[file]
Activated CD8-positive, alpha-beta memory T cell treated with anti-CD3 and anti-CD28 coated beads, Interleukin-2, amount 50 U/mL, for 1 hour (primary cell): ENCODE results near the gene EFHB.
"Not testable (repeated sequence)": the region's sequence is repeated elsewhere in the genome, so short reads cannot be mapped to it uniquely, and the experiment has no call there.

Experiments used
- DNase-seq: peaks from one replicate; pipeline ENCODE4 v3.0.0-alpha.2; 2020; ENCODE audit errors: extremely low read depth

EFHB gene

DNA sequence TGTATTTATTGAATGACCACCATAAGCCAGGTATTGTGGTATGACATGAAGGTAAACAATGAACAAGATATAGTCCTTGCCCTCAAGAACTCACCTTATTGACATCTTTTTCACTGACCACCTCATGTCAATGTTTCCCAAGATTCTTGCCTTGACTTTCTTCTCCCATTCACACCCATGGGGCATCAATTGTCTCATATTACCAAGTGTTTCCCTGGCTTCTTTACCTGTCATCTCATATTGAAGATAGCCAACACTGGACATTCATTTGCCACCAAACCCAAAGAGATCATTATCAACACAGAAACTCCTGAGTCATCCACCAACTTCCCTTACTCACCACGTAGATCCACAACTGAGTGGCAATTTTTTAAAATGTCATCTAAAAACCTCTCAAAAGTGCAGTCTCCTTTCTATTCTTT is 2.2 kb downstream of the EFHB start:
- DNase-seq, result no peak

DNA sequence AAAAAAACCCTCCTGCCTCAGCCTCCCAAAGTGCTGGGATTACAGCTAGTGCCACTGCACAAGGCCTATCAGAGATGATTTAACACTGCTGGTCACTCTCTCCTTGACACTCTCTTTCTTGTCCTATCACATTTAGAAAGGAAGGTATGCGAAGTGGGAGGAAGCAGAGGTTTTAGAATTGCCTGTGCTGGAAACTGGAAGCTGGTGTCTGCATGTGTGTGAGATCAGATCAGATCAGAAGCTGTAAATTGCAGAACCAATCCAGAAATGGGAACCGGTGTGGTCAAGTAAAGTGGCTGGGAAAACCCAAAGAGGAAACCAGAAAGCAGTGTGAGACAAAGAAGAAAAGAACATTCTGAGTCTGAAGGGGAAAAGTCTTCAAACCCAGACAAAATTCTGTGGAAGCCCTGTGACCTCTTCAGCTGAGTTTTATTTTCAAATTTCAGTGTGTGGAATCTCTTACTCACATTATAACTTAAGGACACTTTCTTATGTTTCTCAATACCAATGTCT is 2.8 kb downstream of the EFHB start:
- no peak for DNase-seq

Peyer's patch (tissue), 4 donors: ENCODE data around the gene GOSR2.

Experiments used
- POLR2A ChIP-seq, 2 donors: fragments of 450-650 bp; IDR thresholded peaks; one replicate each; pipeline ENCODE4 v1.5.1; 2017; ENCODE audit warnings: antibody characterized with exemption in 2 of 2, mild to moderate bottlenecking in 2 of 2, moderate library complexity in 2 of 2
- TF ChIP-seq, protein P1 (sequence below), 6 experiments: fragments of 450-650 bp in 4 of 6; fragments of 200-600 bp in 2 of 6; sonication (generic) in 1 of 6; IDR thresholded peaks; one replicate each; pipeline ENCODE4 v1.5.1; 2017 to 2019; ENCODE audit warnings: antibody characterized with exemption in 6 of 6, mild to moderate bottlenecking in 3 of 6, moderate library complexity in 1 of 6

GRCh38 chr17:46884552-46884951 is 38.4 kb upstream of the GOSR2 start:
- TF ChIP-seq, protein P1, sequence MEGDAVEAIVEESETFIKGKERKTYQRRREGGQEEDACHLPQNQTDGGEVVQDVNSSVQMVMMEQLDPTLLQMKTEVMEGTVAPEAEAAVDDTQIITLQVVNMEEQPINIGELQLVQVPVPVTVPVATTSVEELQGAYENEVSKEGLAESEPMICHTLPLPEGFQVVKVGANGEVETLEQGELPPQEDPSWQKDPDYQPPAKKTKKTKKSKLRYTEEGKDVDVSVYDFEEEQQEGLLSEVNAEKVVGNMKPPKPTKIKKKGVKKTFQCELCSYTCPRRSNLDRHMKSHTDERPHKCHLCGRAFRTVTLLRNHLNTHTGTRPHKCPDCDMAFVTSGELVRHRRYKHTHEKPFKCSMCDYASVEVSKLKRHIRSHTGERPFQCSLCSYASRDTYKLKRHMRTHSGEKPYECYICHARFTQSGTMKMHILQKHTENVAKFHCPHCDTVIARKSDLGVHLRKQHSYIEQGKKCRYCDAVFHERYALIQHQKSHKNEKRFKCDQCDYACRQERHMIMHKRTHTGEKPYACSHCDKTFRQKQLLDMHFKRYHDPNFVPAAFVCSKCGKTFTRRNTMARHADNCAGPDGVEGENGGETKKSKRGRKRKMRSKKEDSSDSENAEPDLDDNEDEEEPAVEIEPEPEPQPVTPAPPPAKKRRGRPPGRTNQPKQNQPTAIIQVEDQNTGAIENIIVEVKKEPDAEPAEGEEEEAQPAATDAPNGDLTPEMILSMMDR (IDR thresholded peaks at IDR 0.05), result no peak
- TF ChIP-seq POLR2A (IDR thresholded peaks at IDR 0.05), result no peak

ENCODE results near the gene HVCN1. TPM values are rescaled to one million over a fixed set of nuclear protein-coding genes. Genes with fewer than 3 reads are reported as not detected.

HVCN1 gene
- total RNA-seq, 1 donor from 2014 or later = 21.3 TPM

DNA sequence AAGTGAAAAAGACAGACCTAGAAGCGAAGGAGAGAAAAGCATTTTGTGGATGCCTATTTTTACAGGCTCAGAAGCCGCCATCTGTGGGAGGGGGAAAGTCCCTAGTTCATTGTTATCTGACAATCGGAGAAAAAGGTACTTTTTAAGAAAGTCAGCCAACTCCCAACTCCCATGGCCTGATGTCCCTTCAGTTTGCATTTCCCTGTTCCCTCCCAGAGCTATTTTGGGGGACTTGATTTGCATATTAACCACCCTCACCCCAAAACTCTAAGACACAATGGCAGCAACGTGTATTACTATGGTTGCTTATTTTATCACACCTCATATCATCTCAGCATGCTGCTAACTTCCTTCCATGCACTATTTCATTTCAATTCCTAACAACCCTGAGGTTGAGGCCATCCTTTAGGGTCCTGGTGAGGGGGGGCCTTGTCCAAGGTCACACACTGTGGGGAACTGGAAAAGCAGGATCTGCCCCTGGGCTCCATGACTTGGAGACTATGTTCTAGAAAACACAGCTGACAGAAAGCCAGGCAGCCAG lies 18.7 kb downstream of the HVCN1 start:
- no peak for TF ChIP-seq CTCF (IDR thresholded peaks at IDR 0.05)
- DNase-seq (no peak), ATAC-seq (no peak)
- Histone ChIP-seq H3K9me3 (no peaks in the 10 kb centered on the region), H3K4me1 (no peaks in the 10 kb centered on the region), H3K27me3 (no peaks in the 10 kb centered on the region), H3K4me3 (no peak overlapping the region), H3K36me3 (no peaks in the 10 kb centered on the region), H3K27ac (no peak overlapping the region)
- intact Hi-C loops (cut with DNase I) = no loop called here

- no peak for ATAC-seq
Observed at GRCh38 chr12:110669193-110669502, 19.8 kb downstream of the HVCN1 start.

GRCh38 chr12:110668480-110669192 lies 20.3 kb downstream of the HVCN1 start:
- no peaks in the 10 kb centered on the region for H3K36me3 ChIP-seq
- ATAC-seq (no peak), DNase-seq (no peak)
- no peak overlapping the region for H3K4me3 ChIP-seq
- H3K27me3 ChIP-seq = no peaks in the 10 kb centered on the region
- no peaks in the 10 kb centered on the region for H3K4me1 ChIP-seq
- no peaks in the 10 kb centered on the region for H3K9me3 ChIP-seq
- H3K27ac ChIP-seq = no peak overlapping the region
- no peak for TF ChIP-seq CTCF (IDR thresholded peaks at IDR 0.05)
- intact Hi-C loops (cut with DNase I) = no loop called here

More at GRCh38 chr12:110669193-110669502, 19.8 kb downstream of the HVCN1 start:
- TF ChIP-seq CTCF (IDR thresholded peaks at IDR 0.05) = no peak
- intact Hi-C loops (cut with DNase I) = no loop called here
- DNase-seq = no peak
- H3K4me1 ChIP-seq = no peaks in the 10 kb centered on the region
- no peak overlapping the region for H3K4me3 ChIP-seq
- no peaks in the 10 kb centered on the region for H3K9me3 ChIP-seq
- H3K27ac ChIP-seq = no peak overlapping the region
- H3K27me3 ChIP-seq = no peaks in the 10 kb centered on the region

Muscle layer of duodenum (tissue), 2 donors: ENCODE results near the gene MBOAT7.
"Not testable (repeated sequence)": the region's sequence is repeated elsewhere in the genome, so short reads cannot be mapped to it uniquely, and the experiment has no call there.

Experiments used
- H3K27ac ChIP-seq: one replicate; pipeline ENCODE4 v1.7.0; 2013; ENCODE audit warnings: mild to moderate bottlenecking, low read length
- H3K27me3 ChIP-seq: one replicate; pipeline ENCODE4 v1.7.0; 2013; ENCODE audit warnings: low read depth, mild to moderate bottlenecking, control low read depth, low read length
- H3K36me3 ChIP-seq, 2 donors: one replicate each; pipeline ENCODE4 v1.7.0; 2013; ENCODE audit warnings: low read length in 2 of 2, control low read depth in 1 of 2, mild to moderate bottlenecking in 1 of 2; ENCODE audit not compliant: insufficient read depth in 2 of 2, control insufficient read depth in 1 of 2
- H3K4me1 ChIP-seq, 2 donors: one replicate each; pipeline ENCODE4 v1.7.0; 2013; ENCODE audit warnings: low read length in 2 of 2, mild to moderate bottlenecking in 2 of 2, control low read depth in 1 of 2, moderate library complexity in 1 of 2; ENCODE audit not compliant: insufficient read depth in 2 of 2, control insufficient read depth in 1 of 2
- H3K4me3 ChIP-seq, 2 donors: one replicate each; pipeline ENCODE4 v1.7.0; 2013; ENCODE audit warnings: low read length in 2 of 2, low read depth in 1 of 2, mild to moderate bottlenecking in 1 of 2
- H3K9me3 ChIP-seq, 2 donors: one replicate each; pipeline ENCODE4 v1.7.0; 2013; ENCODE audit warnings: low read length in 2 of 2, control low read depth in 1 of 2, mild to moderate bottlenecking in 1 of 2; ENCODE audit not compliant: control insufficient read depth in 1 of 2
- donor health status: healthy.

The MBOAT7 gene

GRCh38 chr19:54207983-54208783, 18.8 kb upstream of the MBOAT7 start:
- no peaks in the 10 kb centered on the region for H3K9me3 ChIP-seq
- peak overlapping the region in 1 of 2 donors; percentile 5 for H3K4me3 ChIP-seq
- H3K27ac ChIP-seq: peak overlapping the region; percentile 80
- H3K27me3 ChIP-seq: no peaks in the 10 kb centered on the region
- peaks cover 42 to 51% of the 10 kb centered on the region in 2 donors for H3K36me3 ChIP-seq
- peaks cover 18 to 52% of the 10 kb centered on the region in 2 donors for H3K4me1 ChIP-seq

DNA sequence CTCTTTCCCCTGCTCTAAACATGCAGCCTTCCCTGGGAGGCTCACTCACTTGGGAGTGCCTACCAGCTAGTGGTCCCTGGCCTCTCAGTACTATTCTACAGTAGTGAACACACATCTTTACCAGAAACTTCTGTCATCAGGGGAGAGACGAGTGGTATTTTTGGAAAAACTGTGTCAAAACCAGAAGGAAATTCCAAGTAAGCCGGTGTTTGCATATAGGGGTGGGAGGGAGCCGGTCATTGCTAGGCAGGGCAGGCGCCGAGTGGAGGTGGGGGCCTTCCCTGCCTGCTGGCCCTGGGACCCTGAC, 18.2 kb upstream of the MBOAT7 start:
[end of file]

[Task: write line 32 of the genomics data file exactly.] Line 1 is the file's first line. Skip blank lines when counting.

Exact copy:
- no peaks in the 10 kb centered on the region for H3K4me1 ChIP-seq